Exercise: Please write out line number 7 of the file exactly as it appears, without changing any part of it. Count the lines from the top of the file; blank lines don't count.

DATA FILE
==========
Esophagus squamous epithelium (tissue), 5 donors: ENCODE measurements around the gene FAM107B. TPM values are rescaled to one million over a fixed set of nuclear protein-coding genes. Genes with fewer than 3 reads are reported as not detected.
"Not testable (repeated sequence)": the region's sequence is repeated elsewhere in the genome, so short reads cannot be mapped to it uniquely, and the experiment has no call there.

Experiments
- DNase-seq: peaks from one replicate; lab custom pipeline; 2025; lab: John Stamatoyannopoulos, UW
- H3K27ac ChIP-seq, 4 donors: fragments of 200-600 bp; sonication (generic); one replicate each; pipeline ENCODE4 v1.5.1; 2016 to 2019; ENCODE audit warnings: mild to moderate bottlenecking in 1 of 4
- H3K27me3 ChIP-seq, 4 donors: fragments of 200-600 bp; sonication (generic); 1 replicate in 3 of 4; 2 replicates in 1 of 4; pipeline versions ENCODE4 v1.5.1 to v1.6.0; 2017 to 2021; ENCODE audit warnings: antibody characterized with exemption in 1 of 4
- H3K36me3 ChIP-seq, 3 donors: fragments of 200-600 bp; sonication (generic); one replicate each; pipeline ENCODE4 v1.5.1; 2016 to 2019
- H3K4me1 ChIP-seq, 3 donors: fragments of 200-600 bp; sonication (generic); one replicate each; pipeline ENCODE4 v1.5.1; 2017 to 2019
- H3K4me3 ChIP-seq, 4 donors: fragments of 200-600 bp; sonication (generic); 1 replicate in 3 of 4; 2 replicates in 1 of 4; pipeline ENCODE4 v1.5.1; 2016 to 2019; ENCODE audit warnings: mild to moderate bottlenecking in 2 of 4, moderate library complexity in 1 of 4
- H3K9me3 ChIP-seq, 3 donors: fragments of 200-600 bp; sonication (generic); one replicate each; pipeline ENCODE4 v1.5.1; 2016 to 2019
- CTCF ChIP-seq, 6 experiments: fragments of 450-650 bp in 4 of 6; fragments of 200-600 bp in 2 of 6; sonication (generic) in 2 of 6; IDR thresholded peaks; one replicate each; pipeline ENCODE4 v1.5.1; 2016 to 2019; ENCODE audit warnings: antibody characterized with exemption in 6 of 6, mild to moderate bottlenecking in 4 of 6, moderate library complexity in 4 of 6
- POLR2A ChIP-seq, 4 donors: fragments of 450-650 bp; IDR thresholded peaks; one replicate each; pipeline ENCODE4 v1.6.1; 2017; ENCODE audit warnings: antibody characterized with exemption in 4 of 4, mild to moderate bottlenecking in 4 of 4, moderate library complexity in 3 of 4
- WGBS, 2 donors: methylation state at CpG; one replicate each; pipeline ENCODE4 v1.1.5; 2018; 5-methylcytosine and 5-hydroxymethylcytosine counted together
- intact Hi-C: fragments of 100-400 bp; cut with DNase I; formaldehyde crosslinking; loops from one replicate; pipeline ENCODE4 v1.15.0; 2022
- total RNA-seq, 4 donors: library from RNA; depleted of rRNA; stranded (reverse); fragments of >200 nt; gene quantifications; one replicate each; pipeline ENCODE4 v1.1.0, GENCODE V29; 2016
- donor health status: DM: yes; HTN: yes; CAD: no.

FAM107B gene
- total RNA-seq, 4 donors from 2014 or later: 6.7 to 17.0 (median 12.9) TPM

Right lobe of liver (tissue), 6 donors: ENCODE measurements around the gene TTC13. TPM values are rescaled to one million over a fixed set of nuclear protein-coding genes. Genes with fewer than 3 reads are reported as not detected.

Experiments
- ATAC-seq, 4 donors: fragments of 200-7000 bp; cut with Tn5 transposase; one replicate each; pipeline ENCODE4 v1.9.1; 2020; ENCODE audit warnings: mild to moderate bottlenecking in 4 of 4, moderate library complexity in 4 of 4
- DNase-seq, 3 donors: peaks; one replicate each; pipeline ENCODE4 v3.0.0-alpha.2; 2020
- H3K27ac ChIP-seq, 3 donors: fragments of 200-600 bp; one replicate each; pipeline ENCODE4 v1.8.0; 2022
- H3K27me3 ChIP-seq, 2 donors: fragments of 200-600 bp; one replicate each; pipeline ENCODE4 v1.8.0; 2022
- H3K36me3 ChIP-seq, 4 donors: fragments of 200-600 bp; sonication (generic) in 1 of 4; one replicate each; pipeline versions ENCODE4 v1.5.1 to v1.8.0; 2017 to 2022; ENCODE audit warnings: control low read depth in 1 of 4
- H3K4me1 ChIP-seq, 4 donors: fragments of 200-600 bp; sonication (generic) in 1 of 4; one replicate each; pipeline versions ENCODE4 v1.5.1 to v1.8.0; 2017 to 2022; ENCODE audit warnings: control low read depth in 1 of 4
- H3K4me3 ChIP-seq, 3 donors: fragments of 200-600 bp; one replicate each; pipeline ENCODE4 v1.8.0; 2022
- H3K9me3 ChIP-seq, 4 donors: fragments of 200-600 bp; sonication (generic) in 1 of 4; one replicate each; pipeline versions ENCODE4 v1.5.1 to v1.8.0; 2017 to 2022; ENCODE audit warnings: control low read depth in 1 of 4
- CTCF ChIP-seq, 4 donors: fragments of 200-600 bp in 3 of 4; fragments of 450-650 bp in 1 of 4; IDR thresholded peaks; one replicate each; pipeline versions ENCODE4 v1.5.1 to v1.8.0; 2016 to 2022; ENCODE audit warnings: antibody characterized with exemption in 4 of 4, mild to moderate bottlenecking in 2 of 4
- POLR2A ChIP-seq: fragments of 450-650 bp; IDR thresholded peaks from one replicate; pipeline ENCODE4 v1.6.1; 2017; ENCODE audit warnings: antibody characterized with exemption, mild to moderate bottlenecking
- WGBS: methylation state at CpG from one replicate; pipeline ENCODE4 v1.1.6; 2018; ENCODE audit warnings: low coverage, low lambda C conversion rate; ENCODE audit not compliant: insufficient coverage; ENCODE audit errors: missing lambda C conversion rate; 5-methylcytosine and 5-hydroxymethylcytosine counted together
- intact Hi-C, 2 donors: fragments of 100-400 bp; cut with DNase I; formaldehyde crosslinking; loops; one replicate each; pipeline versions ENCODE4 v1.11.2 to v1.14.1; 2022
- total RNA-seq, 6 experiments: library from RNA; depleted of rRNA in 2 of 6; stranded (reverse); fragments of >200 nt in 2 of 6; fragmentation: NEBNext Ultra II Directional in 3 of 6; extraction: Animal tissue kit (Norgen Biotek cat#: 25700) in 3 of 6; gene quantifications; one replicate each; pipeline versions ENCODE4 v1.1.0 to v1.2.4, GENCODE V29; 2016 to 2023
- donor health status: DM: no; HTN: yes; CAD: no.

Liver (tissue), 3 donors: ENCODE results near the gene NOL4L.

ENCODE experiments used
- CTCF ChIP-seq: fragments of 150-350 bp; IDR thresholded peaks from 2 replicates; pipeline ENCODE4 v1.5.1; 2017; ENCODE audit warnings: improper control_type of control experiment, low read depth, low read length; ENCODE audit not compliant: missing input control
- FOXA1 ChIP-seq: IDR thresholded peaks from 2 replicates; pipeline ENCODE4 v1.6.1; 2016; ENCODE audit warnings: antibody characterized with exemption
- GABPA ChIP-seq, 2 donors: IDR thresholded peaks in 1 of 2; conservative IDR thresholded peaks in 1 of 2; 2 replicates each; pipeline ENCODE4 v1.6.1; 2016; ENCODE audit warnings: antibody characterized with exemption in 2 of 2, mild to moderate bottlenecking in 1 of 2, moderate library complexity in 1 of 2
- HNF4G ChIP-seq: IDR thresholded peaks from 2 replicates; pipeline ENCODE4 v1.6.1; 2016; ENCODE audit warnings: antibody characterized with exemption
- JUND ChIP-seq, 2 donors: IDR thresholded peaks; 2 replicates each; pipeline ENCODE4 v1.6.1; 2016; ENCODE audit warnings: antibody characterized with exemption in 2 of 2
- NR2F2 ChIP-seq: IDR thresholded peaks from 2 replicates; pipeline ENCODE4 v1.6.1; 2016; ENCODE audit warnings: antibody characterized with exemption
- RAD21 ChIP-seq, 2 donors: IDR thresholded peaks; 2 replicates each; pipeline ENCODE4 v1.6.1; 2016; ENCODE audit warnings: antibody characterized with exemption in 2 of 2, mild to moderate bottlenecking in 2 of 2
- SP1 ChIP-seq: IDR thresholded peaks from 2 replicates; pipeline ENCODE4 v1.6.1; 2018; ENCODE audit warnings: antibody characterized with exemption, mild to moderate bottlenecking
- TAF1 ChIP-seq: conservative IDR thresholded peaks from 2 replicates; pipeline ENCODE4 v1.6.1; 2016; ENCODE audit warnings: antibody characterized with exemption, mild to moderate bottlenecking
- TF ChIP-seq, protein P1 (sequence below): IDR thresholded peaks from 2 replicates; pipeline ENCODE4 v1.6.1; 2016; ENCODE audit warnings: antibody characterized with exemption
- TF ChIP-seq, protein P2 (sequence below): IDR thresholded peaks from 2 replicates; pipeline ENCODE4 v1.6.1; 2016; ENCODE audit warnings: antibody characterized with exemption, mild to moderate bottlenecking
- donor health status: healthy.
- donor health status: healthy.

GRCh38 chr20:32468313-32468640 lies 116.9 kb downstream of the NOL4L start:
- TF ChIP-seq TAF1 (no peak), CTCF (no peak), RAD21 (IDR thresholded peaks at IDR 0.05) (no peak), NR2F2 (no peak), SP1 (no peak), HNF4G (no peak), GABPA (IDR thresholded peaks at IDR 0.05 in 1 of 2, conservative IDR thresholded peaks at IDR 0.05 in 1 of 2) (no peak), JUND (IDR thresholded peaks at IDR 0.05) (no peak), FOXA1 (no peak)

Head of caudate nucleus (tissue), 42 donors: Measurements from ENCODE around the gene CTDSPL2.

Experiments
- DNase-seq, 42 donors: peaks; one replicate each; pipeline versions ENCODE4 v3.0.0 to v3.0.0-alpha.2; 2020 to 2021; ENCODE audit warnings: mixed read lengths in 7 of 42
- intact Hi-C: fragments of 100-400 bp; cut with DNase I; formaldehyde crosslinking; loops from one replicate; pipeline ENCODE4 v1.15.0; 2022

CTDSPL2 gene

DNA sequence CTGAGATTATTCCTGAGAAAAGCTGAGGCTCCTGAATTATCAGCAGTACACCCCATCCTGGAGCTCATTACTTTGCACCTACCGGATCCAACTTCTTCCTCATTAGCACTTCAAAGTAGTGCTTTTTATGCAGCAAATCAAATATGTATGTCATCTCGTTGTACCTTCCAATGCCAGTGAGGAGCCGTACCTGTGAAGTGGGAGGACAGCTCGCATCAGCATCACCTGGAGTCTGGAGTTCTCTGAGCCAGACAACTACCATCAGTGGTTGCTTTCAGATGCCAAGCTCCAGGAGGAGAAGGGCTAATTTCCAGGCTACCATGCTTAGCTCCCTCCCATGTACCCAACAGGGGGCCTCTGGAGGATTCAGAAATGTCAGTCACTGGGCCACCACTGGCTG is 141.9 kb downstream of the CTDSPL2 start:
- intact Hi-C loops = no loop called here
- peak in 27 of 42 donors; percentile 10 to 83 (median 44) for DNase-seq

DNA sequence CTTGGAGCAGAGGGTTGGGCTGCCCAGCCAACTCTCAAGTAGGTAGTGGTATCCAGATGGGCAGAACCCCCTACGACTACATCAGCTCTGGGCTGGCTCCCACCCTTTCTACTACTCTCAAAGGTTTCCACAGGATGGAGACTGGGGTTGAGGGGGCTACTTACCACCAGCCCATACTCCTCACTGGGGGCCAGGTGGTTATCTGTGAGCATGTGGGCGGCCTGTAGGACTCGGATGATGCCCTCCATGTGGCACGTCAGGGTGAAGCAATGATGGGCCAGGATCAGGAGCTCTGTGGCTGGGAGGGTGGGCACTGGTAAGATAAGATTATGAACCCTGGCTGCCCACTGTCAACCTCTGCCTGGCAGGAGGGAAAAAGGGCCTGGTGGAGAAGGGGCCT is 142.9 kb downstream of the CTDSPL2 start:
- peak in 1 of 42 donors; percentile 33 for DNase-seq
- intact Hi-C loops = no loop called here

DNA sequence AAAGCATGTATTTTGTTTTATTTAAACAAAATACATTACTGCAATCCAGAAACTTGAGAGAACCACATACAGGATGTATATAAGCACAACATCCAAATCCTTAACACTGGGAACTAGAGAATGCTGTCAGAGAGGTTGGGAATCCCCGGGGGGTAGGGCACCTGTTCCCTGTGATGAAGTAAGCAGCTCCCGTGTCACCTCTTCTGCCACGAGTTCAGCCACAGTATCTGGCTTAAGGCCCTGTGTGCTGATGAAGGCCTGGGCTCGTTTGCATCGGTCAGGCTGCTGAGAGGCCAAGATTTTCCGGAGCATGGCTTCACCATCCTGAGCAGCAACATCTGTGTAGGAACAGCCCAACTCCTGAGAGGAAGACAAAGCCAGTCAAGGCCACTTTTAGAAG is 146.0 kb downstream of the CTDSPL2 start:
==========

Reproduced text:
- H3K36me3 ChIP-seq, 3 donors: fragments of 200-600 bp; sonication (generic); one replicate each; pipeline ENCODE4 v1.5.1; 2016 to 2019